Berlin is about as cutting edge as cities come, but amongst all the fusion food and concept cuisines, be sure to throw a bit of traditional German fare into the mix. Work your way round Berlin’s best German restaurants with the help of Culture Trip’s handy guide.
Restaurant, German, $$$
Serving up some of the finest Bavarian food in the German capital, Zur Haxe offers traditional charm in trendy Prenzlauer Berg. The cosy restaurant is adorned with homely furnishings, creating an inviting, intimate atmosphere and staff in lederhosen and dirndls add to the authentic, Bavarian pub atmosphere. The menu is filled with rich dishes, promising all the Bavarian favourites that German cuisine is known for, paired perfectly with an ample, well-priced selection of German beers. Zur Haxe is the ideal spot for an authentic German experience in the heart of Berlin.
Southwestern German soul food finds a home in Friedrichshain at St Mauli. The minimalist, contemporary-style restaurant serves up truly delicious Maultaschen, a traditional German pasta-like dish, that originated in the region of Swabia in Baden-Württemberg. The restaurant was started by passionate foodie Nico Bulla, and his first love of spinning records can be felt throughout the restaurant’s cool interior, setting the perfect tone for a relaxed dining experience. A must-try in Berlin, this trendy spot is where traditional and modern elements perfectly come together to delight diners.
Eins44 is where fine dining and industrial design meet. Located in a former turn-of-the-century distillery, this impressive Neukölln restaurant keeps with the growing gourmet trend of seasonal dining, with a regularly changing menu that has German, Austrian and French influences. Offering fusion and traditional flavours in a unique, open ambience, Eins44 is known for its delicious dishes and impressive paired wine selection. Break away from the norm in Neukölln and lose yourself in the seasonal delights of this modern, trendy restaurant.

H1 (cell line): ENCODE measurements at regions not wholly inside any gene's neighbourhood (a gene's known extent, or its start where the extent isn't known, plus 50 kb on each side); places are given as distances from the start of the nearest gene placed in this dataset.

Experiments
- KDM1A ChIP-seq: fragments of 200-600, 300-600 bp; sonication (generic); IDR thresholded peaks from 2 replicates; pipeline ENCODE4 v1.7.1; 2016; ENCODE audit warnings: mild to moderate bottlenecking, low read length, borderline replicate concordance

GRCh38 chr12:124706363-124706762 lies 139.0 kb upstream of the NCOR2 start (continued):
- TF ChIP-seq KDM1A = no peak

Alpenstück is a classy, contemporary restaurant that serves their schnitzels with other German delicacies like weißer Spargel, known to us English speakers as white asparagus. They also serve it with a lighter variation on tradition like their potato-cucumber salad. The menu is simple, and great care is taken in preparing each dish. Alpenstück also has its own bakery, so we suggest ordering another round of tasty sourdough for the table. Save space for an after-dinner pastry or two. The interior is pretty and decorated predominantly in white tones save for the feature wall at the back. This is made of inverted logs stacked on top of one another. Tables are adorned with tall white candles and seasonal flowers.
This cozy restaurant in Friedrichshain specializes in Bavarian cuisine. The combination of comfort foods and warm interior decor at Spätzle und Knödel makes it the perfect place to go on one of Berlin’s many chilly days. Warm up here when skies are overcast and the wind is unrelenting. Their schnitzel is simple: the breading is crispy, and the cutlet itself is still perfectly moist. This hearty dish comes garnished with parsley and lemon slices in traditional fashion. It is paired with classic German potato salad. Finish the meal with an apfelstrudel with vanilla sauce for the full experience.
Schneeweiß offers patrons delicious Alpine cuisine to be enjoyed in a fresh, white-walled and epically stylish environment. The staff are friendly and helpful, and the schnitzel is rumoured to be one of the best in town. Crystal lamps add a hint of glam to the dining ambience, while a pint of craft beer keeps things relaxed and cosy. It’s probably wise to book a table during peak times.
Kreuzberg has its share of fine-dining establishments, and Tim Raue sits at the top of an exquisite list. With two Michelin stars, ambient retro decor and a refined menu which draws on the chef’s love of Asian cuisines, Tim Raue is famed for such dishes as wasabi langoustine and unusual dim sum fillings including pea and Peruvian mint with green curry. Dishes are delicately constructed for maximum taste and plate appeal, while the in-house sommelier will pair your dishes with a diverse range of wines from France and Germany. Although a meal here is on the pricier side, a steeper price tag is more than justified – Tim Raue’s strong reputation for fine dining suggests a third Michelin star might well be on its way soon.